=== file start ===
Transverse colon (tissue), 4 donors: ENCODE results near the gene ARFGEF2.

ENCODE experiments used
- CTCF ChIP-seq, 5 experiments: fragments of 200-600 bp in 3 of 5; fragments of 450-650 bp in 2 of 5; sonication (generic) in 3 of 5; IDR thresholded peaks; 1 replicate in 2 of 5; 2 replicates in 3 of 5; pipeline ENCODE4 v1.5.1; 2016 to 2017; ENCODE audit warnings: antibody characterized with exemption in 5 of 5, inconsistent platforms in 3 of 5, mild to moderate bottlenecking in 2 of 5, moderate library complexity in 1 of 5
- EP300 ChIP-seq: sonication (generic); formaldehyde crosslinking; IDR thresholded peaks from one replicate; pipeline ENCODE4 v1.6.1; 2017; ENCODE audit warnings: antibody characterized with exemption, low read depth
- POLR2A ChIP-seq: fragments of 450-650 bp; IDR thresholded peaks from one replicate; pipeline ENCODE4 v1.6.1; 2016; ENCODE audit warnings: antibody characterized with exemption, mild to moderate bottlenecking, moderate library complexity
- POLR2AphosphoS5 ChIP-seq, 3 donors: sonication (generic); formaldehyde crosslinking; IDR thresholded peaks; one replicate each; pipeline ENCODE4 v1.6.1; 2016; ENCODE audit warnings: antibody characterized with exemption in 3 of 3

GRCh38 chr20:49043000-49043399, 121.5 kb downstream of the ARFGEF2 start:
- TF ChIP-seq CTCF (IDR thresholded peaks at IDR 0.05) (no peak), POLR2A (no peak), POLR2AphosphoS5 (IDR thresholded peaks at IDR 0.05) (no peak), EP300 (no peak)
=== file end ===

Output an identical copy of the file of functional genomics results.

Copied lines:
Transverse colon (tissue), 4 donors: ENCODE results near the gene ARFGEF2.

ENCODE experiments used
- CTCF ChIP-seq, 5 experiments: fragments of 200-600 bp in 3 of 5; fragments of 450-650 bp in 2 of 5; sonication (generic) in 3 of 5; IDR thresholded peaks; 1 replicate in 2 of 5; 2 replicates in 3 of 5; pipeline ENCODE4 v1.5.1; 2016 to 2017; ENCODE audit warnings: antibody characterized with exemption in 5 of 5, inconsistent platforms in 3 of 5, mild to moderate bottlenecking in 2 of 5, moderate library complexity in 1 of 5
- EP300 ChIP-seq: sonication (generic); formaldehyde crosslinking; IDR thresholded peaks from one replicate; pipeline ENCODE4 v1.6.1; 2017; ENCODE audit warnings: antibody characterized with exemption, low read depth
- POLR2A ChIP-seq: fragments of 450-650 bp; IDR thresholded peaks from one replicate; pipeline ENCODE4 v1.6.1; 2016; ENCODE audit warnings: antibody characterized with exemption, mild to moderate bottlenecking, moderate library complexity
- POLR2AphosphoS5 ChIP-seq, 3 donors: sonication (generic); formaldehyde crosslinking; IDR thresholded peaks; one replicate each; pipeline ENCODE4 v1.6.1; 2016; ENCODE audit warnings: antibody characterized with exemption in 3 of 3

GRCh38 chr20:49043000-49043399, 121.5 kb downstream of the ARFGEF2 start:
- TF ChIP-seq CTCF (IDR thresholded peaks at IDR 0.05) (no peak), POLR2A (no peak), POLR2AphosphoS5 (IDR thresholded peaks at IDR 0.05) (no peak), EP300 (no peak)